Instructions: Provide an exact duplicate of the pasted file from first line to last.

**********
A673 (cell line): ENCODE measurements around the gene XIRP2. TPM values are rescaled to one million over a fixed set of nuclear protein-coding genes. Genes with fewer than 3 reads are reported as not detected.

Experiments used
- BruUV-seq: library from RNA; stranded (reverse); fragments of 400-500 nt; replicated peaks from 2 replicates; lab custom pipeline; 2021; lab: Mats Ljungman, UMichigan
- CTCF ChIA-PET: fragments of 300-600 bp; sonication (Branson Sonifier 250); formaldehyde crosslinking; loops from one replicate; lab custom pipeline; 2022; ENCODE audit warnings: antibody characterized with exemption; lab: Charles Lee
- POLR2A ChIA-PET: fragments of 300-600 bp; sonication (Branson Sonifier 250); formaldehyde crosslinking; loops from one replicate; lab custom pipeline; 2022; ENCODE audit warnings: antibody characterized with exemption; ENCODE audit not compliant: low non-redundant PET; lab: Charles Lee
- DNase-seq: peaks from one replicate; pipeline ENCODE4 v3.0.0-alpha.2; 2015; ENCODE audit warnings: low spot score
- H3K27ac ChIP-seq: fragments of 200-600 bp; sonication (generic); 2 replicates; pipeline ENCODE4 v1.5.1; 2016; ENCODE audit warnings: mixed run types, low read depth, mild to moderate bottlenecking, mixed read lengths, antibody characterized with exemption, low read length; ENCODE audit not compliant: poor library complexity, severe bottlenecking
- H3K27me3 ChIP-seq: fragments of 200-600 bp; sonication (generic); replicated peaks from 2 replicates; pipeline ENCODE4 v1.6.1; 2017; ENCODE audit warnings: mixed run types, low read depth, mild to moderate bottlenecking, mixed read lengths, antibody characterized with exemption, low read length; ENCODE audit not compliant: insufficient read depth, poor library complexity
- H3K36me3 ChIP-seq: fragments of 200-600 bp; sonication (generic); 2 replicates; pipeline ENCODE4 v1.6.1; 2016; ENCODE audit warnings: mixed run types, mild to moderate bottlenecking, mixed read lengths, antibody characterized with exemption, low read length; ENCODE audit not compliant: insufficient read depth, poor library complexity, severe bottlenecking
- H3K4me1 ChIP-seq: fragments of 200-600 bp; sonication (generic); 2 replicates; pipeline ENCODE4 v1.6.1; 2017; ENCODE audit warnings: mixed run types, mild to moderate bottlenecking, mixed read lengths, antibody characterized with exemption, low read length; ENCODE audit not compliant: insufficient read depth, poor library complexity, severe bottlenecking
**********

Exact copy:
A673 (cell line): ENCODE measurements around the gene XIRP2. TPM values are rescaled to one million over a fixed set of nuclear protein-coding genes. Genes with fewer than 3 reads are reported as not detected.

Experiments used
- BruUV-seq: library from RNA; stranded (reverse); fragments of 400-500 nt; replicated peaks from 2 replicates; lab custom pipeline; 2021; lab: Mats Ljungman, UMichigan
- CTCF ChIA-PET: fragments of 300-600 bp; sonication (Branson Sonifier 250); formaldehyde crosslinking; loops from one replicate; lab custom pipeline; 2022; ENCODE audit warnings: antibody characterized with exemption; lab: Charles Lee
- POLR2A ChIA-PET: fragments of 300-600 bp; sonication (Branson Sonifier 250); formaldehyde crosslinking; loops from one replicate; lab custom pipeline; 2022; ENCODE audit warnings: antibody characterized with exemption; ENCODE audit not compliant: low non-redundant PET; lab: Charles Lee
- DNase-seq: peaks from one replicate; pipeline ENCODE4 v3.0.0-alpha.2; 2015; ENCODE audit warnings: low spot score
- H3K27ac ChIP-seq: fragments of 200-600 bp; sonication (generic); 2 replicates; pipeline ENCODE4 v1.5.1; 2016; ENCODE audit warnings: mixed run types, low read depth, mild to moderate bottlenecking, mixed read lengths, antibody characterized with exemption, low read length; ENCODE audit not compliant: poor library complexity, severe bottlenecking
- H3K27me3 ChIP-seq: fragments of 200-600 bp; sonication (generic); replicated peaks from 2 replicates; pipeline ENCODE4 v1.6.1; 2017; ENCODE audit warnings: mixed run types, low read depth, mild to moderate bottlenecking, mixed read lengths, antibody characterized with exemption, low read length; ENCODE audit not compliant: insufficient read depth, poor library complexity
- H3K36me3 ChIP-seq: fragments of 200-600 bp; sonication (generic); 2 replicates; pipeline ENCODE4 v1.6.1; 2016; ENCODE audit warnings: mixed run types, mild to moderate bottlenecking, mixed read lengths, antibody characterized with exemption, low read length; ENCODE audit not compliant: insufficient read depth, poor library complexity, severe bottlenecking
- H3K4me1 ChIP-seq: fragments of 200-600 bp; sonication (generic); 2 replicates; pipeline ENCODE4 v1.6.1; 2017; ENCODE audit warnings: mixed run types, mild to moderate bottlenecking, mixed read lengths, antibody characterized with exemption, low read length; ENCODE audit not compliant: insufficient read depth, poor library complexity, severe bottlenecking